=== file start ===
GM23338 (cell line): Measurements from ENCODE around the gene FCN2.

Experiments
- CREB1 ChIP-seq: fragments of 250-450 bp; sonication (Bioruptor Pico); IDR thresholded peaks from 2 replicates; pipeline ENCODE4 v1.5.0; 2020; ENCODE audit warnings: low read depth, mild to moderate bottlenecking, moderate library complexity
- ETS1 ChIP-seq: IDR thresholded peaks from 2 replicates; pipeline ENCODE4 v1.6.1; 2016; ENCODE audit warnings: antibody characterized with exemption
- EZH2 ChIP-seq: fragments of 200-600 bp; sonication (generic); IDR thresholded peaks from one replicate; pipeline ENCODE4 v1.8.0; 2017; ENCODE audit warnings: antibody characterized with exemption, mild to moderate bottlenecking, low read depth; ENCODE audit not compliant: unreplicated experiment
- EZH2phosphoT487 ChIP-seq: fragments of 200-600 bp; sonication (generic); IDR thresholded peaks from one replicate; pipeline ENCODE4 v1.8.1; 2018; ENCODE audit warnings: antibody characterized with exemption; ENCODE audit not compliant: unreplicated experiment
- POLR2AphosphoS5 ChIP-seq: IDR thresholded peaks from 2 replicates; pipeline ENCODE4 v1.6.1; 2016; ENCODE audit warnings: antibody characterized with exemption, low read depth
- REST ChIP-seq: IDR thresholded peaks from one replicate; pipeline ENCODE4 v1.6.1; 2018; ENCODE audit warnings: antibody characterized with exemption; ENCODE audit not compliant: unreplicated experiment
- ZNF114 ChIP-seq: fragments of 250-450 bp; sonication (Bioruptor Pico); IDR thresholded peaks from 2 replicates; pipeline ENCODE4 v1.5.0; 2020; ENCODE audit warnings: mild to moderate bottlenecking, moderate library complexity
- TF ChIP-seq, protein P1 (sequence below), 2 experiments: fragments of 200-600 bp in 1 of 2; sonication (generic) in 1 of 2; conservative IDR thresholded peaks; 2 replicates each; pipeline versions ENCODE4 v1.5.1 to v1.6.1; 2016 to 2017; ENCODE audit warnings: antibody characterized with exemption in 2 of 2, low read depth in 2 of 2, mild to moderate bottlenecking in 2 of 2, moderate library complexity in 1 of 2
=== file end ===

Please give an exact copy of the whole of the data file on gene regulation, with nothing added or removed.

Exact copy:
GM23338 (cell line): Measurements from ENCODE around the gene FCN2.

Experiments
- CREB1 ChIP-seq: fragments of 250-450 bp; sonication (Bioruptor Pico); IDR thresholded peaks from 2 replicates; pipeline ENCODE4 v1.5.0; 2020; ENCODE audit warnings: low read depth, mild to moderate bottlenecking, moderate library complexity
- ETS1 ChIP-seq: IDR thresholded peaks from 2 replicates; pipeline ENCODE4 v1.6.1; 2016; ENCODE audit warnings: antibody characterized with exemption
- EZH2 ChIP-seq: fragments of 200-600 bp; sonication (generic); IDR thresholded peaks from one replicate; pipeline ENCODE4 v1.8.0; 2017; ENCODE audit warnings: antibody characterized with exemption, mild to moderate bottlenecking, low read depth; ENCODE audit not compliant: unreplicated experiment
- EZH2phosphoT487 ChIP-seq: fragments of 200-600 bp; sonication (generic); IDR thresholded peaks from one replicate; pipeline ENCODE4 v1.8.1; 2018; ENCODE audit warnings: antibody characterized with exemption; ENCODE audit not compliant: unreplicated experiment
- POLR2AphosphoS5 ChIP-seq: IDR thresholded peaks from 2 replicates; pipeline ENCODE4 v1.6.1; 2016; ENCODE audit warnings: antibody characterized with exemption, low read depth
- REST ChIP-seq: IDR thresholded peaks from one replicate; pipeline ENCODE4 v1.6.1; 2018; ENCODE audit warnings: antibody characterized with exemption; ENCODE audit not compliant: unreplicated experiment
- ZNF114 ChIP-seq: fragments of 250-450 bp; sonication (Bioruptor Pico); IDR thresholded peaks from 2 replicates; pipeline ENCODE4 v1.5.0; 2020; ENCODE audit warnings: mild to moderate bottlenecking, moderate library complexity
- TF ChIP-seq, protein P1 (sequence below), 2 experiments: fragments of 200-600 bp in 1 of 2; sonication (generic) in 1 of 2; conservative IDR thresholded peaks; 2 replicates each; pipeline versions ENCODE4 v1.5.1 to v1.6.1; 2016 to 2017; ENCODE audit warnings: antibody characterized with exemption in 2 of 2, low read depth in 2 of 2, mild to moderate bottlenecking in 2 of 2, moderate library complexity in 1 of 2